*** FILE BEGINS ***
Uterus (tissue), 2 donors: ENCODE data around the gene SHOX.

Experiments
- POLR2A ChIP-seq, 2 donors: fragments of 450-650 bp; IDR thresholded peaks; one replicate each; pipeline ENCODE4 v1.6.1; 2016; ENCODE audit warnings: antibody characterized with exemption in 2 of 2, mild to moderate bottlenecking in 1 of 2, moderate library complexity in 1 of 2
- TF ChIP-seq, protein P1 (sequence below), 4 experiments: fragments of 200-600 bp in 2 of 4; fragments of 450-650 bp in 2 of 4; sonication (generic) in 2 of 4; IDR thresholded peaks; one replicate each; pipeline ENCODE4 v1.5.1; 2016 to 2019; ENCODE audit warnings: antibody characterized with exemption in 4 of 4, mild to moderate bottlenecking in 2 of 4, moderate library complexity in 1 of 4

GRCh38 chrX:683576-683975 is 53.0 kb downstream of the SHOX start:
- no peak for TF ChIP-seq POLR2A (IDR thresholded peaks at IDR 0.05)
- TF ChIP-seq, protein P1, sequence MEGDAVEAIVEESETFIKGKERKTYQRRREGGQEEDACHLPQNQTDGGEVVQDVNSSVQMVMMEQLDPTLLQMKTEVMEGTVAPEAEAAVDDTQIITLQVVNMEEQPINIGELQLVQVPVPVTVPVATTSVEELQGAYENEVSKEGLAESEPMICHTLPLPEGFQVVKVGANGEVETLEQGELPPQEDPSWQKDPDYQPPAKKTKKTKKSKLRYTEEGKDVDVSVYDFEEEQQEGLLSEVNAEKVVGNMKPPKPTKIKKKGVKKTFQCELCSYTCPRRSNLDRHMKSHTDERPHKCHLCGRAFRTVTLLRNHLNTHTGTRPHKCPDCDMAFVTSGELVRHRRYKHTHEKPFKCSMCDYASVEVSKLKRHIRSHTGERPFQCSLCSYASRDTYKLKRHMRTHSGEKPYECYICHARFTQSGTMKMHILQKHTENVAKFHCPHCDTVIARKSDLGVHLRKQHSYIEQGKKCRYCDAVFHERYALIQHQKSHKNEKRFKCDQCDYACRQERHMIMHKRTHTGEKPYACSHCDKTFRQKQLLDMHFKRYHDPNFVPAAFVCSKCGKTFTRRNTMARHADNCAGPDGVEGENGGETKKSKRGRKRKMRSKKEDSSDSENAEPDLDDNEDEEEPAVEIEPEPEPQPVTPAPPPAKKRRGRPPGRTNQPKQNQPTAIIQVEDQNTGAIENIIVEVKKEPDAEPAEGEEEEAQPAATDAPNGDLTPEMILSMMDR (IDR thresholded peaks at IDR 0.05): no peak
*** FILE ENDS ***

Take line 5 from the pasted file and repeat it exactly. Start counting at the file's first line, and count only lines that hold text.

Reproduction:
GRCh38 chrX:683576-683975 is 53.0 kb downstream of the SHOX start: